By Dr Victoria Knight, Associate Professor at De Montfort University, UK
Knowledge is best shared and generated together. It is not just about information. Our meeting of 78 delegates from 22 different European jurisdictions brought together those that deliver, design, support and inquire the digital evolution that is taking place in our prisons not only across Europe, but also beyond. Our meeting in Istanbul provided a much-needed opportunity to fully immerse ourselves within the digital enterprise of our prisons, as well as gratefully relish the company and hospitality of our hosts, General Directorate of Prisons and Detention Houses. To conclude the workshop our hosts invited us to visit Maltepe Campus Prison and witness first hand their own digital developments.
I have been lucky enough to attend and participate in three of these bi-annual events. But, to be reunited with colleagues and respected peers was a much-needed treat. Whilst digital interactions have been an important lifeline to continue our endeavours during the pandemic, Gustav Tallving, EuroPris’ Director, was absolutely right, that convening together in the same space brings an important energy and vigour to share valuable stories of practice and delivery and secure new connections, networks and ideas. Open dialogues are of huge value to practice development and knowledge generation.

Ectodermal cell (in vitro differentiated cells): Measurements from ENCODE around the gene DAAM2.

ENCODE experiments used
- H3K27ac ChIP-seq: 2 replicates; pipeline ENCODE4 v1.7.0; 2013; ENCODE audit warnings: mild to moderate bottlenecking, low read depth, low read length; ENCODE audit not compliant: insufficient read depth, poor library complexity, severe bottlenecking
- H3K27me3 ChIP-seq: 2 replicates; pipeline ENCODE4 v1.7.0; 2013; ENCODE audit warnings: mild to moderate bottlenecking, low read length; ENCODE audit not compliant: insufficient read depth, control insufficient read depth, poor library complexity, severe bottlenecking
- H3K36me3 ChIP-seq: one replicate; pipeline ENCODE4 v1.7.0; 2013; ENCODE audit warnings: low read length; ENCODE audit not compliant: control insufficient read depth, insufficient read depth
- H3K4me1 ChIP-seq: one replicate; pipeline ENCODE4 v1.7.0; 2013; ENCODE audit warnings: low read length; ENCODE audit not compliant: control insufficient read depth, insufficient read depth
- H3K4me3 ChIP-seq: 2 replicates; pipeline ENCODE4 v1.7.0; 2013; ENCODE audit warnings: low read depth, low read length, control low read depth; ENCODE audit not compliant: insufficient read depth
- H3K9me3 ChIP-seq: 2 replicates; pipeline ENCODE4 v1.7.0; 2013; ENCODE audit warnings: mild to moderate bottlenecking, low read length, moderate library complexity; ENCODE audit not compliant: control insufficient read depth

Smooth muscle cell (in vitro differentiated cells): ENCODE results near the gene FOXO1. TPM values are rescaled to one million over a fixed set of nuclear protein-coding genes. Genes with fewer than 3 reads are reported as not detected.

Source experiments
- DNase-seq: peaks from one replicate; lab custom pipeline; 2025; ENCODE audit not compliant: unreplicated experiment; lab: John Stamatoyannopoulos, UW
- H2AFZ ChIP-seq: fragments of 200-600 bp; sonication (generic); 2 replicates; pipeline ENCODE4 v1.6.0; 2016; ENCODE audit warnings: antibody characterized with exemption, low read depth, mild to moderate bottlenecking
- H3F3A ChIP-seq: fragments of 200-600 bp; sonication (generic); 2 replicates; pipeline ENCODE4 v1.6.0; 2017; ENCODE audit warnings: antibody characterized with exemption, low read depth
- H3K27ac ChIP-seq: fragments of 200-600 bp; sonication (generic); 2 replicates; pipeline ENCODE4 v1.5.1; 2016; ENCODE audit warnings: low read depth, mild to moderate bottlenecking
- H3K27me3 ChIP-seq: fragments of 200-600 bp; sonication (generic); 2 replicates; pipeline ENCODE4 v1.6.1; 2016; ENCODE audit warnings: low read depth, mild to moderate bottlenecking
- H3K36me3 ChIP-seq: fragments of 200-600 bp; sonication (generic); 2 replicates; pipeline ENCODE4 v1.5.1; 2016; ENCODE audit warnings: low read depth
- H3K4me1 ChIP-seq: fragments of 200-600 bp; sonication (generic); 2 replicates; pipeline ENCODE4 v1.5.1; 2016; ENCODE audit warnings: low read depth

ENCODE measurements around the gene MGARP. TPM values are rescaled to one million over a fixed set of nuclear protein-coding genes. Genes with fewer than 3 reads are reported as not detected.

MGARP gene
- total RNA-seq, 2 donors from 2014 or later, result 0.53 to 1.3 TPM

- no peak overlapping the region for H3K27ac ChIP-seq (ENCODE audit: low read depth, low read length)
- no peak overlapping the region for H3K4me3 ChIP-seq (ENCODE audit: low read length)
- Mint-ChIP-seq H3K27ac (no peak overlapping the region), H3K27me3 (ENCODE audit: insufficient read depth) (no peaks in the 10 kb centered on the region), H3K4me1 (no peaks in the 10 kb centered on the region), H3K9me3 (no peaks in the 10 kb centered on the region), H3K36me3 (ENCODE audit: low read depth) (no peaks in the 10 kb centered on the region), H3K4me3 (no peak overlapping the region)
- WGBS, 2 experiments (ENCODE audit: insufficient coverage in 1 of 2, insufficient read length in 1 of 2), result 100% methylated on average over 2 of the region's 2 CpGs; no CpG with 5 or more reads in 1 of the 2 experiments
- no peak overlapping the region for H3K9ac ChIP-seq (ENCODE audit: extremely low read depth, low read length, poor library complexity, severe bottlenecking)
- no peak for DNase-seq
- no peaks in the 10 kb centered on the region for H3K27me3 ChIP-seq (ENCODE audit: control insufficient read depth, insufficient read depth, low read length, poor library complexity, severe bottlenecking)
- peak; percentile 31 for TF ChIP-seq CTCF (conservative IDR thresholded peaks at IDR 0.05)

The two-day workshop was densely packed with diverse and thought-provoking contributions. For me at least I observed several changes, new dialogues and ways of speaking about digital within the prison landscape. The evolution of digital has been a pleasure to observe and in this 6th workshop it seems, at least there is, less talk about the promise of digital and what might be – to the careful and sometimes delicate business of delivery.
As Simon Bonk said in his presentation on ‘Modernising Corrections’ with Hakan Klarin,
‘…corrections are different…’
For me this encapsulates an important shift in the way we talk about digital in our penal settings. It IS different and the differences are complex and ubiquitous. There has been significant distance travelled since the first workshops and the pace in which digital is maturing ‘seems’ to be speeding up. But we don’t know for sure. In evaluating and reflecting on the two-day programme I observed four key themes that were a common thread through all the speakers’ presentations:
Business Change- the drivers for maturity and change
Meeting Needs– centring users at the heart of design and delivery
Engagement- methods and approaches for meeting user and business needs